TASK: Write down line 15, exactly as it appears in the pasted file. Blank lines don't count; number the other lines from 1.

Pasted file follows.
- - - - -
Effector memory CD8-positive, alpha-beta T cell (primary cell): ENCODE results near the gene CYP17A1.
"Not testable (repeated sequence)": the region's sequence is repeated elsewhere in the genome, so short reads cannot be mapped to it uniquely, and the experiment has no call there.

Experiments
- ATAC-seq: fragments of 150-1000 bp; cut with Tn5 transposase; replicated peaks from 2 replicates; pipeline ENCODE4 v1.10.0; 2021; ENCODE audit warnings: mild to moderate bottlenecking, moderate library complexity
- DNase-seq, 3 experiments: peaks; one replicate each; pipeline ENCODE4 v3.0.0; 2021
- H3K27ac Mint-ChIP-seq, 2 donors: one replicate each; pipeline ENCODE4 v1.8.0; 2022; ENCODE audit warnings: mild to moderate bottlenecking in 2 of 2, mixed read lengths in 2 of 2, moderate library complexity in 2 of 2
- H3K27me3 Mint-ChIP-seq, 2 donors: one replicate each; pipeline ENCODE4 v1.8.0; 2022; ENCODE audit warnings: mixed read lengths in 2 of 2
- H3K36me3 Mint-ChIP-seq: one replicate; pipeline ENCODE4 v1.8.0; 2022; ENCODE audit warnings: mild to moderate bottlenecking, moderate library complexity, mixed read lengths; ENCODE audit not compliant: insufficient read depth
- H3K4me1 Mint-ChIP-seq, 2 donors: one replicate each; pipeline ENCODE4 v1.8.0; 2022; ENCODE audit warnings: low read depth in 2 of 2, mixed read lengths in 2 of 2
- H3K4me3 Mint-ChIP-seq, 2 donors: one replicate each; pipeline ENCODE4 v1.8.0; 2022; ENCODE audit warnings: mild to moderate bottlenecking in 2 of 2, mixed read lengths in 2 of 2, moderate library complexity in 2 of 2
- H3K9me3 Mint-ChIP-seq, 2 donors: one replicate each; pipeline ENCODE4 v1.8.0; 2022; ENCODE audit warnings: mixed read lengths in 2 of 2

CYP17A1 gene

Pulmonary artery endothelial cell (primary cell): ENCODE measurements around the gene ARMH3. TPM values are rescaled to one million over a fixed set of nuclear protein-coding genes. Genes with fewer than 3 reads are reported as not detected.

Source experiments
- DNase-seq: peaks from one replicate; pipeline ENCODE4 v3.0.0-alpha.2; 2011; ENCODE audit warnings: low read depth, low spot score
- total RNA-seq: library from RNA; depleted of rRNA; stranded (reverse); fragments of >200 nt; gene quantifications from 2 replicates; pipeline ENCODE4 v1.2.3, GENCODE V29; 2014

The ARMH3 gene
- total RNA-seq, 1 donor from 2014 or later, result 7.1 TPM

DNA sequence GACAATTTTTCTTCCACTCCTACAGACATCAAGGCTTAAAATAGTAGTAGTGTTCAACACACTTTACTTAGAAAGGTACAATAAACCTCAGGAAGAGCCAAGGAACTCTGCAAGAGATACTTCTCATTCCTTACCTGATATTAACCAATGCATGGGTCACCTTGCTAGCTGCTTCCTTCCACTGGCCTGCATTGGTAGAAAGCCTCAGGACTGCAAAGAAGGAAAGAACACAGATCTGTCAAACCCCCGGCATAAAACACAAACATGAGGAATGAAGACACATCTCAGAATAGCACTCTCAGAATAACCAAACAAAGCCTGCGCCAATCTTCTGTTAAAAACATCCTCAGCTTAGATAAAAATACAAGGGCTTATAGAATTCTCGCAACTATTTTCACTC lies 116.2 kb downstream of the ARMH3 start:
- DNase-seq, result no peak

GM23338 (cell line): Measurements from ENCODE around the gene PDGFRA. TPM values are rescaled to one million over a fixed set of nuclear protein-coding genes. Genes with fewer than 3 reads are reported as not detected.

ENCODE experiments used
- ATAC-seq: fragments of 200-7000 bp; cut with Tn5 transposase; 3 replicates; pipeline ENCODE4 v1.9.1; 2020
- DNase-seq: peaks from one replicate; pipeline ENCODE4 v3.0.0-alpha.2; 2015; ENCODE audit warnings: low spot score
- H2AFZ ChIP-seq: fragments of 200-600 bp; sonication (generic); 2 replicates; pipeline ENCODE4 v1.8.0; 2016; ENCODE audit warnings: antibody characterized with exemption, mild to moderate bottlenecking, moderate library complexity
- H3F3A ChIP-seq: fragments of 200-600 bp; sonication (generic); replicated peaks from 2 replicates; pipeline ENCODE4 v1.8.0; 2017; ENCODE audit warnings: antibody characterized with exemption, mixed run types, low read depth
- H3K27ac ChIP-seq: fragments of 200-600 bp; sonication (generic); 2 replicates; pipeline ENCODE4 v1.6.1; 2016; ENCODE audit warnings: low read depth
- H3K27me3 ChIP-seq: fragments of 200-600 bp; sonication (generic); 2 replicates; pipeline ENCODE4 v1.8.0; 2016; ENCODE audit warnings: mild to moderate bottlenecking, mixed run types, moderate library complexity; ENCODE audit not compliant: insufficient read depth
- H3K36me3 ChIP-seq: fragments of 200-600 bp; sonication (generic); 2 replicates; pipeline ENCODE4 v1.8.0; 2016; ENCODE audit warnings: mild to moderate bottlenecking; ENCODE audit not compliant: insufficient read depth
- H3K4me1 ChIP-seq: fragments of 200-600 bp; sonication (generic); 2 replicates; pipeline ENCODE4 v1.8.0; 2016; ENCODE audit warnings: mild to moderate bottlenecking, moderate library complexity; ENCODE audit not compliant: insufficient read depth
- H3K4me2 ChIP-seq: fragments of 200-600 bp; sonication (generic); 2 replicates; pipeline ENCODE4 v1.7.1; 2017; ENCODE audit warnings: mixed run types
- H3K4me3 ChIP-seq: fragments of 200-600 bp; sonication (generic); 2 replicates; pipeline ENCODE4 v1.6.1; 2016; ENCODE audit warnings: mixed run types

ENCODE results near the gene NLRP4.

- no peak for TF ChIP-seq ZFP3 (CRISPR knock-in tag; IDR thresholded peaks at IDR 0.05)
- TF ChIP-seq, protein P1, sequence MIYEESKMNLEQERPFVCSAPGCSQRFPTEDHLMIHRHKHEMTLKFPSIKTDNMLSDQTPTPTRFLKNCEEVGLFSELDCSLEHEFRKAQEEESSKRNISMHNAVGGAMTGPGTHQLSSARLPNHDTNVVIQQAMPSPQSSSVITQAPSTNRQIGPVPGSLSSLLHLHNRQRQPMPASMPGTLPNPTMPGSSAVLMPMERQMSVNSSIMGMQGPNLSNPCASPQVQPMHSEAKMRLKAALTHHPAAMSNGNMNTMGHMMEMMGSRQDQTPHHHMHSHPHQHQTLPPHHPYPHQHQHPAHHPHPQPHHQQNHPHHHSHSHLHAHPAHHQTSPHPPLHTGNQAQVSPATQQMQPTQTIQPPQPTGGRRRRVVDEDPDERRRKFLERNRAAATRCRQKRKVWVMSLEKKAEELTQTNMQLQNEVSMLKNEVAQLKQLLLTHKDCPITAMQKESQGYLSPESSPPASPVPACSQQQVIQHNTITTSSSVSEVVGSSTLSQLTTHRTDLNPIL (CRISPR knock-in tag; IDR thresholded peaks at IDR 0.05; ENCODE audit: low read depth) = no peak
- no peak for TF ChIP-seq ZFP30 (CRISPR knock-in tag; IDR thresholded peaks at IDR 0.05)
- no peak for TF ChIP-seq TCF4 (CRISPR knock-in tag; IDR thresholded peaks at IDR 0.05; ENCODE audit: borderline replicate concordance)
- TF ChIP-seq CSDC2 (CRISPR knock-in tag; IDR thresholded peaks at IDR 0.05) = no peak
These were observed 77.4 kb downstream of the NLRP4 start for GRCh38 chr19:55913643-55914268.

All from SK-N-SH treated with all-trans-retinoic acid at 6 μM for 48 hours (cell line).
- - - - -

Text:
- DNase-seq: peaks from one replicate; pipeline ENCODE4 v3.0.0-alpha.2; 2011; ENCODE audit warnings: low read depth, low spot score